Australia is buying up to 220 Tomahawk missiles from the US

Matthew Daniels/US Navy via Getty Images

Australia said it plans to buy up to 220 Tomahawk cruise missiles from the United States after the US State Department approved the sale on Friday.

The deal comes days after Australia announced it would buy nuclear-powered attack submarines from the United States to modernize its navy amid growing concerns about China’s influence in the Indo-Pacific.

Australian officials said the new nuclear-powered submarines would be capable of launching the Tomahawk missiles.

Japan also last month announced plans to upgrade its military in a bid to deter China, including buying 400 Tomahawk cruise missiles for deployment as soon as 2026.

The Australian missile sale comes with a price tag of nearly $900 million. The prime contractor will be Arizona-based Raytheon Missiles and Defense.

“This proposed sale will support United States foreign policy and national security objectives,” the State Department said in a statement. “Australia is one of our most important allies in the Western Pacific.”

Australian Defense Minister Richard Marles said his country would work closely with the United States

“Making sure we have longer-range strike missiles is a really important capability for the country,” Marles told Channel Nine. “It enables us to reach further beyond our shores and is ultimately how we are able to keep Australia safe.”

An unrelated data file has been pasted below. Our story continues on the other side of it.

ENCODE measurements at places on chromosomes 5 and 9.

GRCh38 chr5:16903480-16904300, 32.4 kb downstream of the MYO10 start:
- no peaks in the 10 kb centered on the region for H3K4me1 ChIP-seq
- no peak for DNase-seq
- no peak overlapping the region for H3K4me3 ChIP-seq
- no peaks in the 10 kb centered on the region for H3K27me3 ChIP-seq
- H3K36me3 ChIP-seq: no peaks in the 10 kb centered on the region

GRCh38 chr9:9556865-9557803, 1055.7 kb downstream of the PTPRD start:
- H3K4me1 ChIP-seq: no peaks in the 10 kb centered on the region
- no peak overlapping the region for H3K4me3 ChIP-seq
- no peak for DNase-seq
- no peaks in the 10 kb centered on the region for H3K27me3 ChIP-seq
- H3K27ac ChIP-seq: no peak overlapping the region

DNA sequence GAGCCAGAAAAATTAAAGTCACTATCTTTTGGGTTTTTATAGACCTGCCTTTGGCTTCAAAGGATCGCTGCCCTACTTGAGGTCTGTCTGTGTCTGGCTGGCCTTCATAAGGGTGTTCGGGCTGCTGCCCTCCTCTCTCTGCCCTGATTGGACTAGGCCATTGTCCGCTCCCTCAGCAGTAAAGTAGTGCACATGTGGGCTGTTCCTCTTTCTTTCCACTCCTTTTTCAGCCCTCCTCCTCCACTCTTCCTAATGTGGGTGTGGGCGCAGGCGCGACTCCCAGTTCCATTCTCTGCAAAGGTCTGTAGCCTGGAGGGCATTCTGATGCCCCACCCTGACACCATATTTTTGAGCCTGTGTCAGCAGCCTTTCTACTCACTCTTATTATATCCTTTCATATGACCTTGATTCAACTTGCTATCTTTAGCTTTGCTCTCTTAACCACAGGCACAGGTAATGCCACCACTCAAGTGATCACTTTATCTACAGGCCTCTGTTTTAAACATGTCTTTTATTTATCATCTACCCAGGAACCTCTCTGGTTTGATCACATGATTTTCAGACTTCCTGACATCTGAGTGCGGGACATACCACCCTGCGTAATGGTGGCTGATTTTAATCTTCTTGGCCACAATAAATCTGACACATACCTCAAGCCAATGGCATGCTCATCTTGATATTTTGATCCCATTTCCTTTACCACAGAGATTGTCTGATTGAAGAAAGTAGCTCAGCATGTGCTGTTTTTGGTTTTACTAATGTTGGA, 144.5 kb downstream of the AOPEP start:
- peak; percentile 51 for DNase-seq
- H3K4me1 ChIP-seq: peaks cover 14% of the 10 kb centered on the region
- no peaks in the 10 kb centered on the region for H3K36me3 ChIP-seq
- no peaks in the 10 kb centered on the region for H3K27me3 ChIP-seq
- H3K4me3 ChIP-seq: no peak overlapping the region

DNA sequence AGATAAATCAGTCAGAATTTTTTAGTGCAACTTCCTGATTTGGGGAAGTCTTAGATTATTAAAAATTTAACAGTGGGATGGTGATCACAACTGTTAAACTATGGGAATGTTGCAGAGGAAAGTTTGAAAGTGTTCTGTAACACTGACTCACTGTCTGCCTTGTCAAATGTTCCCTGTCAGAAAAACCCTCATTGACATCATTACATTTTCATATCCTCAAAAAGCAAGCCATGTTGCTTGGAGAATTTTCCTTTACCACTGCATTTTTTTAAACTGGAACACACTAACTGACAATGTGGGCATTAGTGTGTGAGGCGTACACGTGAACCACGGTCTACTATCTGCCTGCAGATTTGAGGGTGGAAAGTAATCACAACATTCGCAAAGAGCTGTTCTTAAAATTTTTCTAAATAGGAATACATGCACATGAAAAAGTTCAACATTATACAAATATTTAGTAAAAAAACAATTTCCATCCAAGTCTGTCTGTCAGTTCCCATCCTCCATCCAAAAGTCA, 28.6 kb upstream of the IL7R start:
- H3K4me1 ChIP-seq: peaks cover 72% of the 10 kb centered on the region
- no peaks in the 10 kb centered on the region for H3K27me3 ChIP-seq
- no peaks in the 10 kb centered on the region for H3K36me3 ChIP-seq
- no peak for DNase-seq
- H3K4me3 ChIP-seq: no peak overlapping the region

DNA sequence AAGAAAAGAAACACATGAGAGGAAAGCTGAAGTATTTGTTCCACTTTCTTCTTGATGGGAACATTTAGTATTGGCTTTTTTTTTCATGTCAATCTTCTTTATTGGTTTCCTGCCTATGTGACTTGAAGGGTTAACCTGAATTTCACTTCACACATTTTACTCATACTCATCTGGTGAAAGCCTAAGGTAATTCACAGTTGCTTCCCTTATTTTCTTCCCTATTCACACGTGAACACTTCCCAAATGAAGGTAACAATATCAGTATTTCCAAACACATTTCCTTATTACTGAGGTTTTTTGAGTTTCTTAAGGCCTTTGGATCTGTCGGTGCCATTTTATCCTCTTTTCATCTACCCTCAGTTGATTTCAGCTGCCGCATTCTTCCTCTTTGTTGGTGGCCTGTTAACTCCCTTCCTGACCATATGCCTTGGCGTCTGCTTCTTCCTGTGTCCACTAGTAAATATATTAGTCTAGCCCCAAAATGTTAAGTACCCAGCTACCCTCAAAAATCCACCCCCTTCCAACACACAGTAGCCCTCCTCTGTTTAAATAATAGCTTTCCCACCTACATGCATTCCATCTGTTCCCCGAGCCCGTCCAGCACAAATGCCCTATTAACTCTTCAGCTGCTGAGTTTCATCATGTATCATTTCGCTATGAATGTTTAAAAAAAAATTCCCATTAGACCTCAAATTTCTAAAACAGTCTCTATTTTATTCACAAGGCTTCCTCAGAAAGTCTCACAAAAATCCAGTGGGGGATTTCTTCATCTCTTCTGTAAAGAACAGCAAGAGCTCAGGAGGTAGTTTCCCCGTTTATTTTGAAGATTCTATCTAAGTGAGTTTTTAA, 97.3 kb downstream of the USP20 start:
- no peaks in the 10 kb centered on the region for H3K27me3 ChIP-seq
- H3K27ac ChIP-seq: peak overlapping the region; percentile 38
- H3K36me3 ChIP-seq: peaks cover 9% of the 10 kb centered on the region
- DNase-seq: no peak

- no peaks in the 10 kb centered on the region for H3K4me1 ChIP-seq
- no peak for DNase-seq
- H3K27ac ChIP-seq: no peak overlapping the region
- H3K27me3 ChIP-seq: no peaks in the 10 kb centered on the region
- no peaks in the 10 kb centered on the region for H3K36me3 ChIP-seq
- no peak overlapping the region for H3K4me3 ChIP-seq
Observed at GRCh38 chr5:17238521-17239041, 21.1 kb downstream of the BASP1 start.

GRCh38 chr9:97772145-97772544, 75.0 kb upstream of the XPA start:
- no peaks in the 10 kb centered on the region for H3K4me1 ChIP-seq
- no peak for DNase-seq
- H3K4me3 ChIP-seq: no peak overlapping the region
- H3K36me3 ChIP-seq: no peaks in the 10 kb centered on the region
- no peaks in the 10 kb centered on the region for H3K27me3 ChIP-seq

Defense Industry Minister Pat Conroy said the missiles could be launched from the Virginia-class submarines Australia would buy under the so-called AUKUS deal.

“We certainly want the best possible capability for the Australian Defense Force, so that includes the ability to strike adversaries as far away from the Australian mainland as possible,” he told the Australian Broadcasting Corp. “The cruise missiles are a critical part of that, as are the submarines that launch them.”

The submarine deal has raised concerns that it could pave the way for bad actors to evade nuclear oversight in the future. Rafael Grossi, director-general of the International Atomic Energy Agency, vowed this week to be “very demanding” in overseeing the planned transfer from the US to Australia.

Former Australian Prime Minister Paul Keating this week launched a scathing attack on his nation’s plans, saying that because of the huge cost, “it has to be the worst deal in history.”

Australian officials have estimated the cost of the submarines at between 268 billion and 368 billion Australian dollars ($178-$245 billion) over three decades.

Prime Minister Anthony Albanese said the government had been transparent about spending.

“The assessment that needs to be made is does the purchase, and so we build our own nuclear-powered submarines, increase the capability for us to defend ourselves by more than 10%? You bet it does,” Albanese told the Australian Broadcasting Corp. “That’s why it represents good value.”

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